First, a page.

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The Importance of Pelvic Floor Exercises After Giving Birth

Chelsea Gonzales


As a new mother, you likely have a lot on your mind. However, one thing that probably isn’t on your mind is doing pelvic floor exercises. Many moms don’t realize these exercises are something that should be done, and even those who have been told aren’t likely to remember them in the hustle and bustle of new motherhood. That’s why we’re here to remind you.

You see, pelvic floor exercises are super important after giving birth, and they are something you will definitely want to fit into your busy mama schedule. Luckily, they’re super easy to do anytime and anyplace, so you can kill two birds with one stone and do your exercises while nursing, eating dinner, or even taking a shower.

Why Pelvic Floor Exercises Are Important

Wondering why these exercises are so important? During pregnancy, a lot of weight is put on a woman’s pelvic muscles. That, coupled with the hormones that help your ligaments loosen and stretch in preparation for labor—and throw in delivery itself—and you’re left with a pretty weak pelvic floor.

When your pelvic floor is weakened, you may leak urine and gas and may even find it hard to control your bowel movements. As if those things weren’t bad enough, a weak pelvic floor can also lead to prolapse, a problem that involves internal organs slipping into the pelvis.

While this may not happen right away, a pelvic floor that has been weakened by childbirth and has never been made strong again will increase the risk of prolapse happening later in life.

What If I Had a Cesarean?

Some women seem to believe that having a C-section means they are exempt from doing pelvic floor exercises. However, this simply isn’t true. Pregnancy itself puts a lot of stress on your pelvis, and how you give birth doesn’t change the fact that your pelvic floor will likely need some toning after pregnancy.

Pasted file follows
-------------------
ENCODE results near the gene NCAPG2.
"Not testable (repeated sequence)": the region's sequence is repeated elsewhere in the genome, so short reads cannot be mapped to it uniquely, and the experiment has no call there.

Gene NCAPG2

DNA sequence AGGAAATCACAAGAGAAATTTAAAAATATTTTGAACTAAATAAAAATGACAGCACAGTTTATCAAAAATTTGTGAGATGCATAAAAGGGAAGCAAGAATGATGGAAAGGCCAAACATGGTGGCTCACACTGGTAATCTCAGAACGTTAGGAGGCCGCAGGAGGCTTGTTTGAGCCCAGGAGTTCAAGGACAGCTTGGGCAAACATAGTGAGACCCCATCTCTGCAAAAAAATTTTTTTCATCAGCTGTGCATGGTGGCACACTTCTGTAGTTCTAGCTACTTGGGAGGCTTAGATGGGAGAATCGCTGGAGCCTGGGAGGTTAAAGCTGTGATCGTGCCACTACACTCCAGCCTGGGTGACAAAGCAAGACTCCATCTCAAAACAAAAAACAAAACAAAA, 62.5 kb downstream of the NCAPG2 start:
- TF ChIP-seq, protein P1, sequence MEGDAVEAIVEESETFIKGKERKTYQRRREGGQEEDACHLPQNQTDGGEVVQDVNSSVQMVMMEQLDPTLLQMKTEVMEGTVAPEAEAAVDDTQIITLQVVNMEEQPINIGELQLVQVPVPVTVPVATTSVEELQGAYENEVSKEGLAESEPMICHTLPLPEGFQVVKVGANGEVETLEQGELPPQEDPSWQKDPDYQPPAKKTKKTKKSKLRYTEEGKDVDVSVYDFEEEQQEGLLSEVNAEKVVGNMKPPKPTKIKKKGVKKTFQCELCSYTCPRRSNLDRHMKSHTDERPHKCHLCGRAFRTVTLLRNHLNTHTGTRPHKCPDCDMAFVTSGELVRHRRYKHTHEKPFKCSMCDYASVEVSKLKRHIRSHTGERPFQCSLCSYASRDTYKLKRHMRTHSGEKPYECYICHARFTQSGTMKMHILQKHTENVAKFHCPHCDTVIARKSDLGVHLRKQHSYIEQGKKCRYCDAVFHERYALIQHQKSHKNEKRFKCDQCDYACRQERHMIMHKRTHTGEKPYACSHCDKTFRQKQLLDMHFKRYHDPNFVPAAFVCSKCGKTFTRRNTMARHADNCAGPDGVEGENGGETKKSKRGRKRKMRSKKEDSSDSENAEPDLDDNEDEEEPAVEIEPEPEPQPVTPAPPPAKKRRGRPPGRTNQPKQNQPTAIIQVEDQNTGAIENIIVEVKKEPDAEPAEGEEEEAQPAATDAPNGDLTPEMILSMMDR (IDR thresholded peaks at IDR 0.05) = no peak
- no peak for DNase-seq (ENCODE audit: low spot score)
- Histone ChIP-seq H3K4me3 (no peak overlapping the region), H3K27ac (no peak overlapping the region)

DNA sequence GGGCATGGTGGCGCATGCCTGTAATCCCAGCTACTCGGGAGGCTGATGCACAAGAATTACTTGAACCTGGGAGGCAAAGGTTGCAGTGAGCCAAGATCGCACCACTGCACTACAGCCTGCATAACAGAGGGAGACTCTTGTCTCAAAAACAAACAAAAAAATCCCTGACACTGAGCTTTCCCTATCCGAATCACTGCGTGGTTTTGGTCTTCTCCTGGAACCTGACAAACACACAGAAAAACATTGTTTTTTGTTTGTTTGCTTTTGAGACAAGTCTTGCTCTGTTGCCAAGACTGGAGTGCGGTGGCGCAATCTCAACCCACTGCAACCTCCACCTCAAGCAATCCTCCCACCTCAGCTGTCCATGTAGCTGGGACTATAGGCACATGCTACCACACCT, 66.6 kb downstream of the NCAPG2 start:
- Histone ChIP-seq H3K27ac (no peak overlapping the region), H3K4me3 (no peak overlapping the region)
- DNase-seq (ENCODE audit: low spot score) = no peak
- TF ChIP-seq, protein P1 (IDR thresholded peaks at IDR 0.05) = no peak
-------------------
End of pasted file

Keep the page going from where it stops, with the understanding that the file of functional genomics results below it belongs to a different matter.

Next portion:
When to Begin Pelvic Floor Exercises

You can start doing pelvic floor exercises as soon as you feel comfortable doing so. These exercises are perfectly safe, and the muscles used are ones you use daily when sneezing or coughing anyway. That said, you might have trouble feeling your pelvis immediately after giving birth thanks to swelling. Not to worry! This will go away soon enough.

How to Do Pelvic Floor Exercises

Not sure how to do these exercises? Luckily, they are super easy to do. Simply pull your muscles in as if you are trying to keep yourself from urinating, and hold for five seconds while continuing to breathe like normal. Repeat this several times each session and try to do several sessions throughout the day. Make sure you are using only the muscles in your pelvis, not your stomach muscles.

Once you get the hang of holding the squeeze for five seconds, try holding for a bit longer. Eventually, you should be able to hold for ten seconds at a time.

When to Seek Help

A few weeks after giving birth, you should be back to normal. Contact your doctor if you...

  • Can't feel or tighten your pelvic floor muscles
  • Leak urine
  • Feel pain in perineum
  • Experience heaviness in the vagina
  • Have issues during bowel movements

As you can tell, pelvic floor exercises are an important part of postnatal care. Work them into your day however you see fit and you’ll thank yourself later!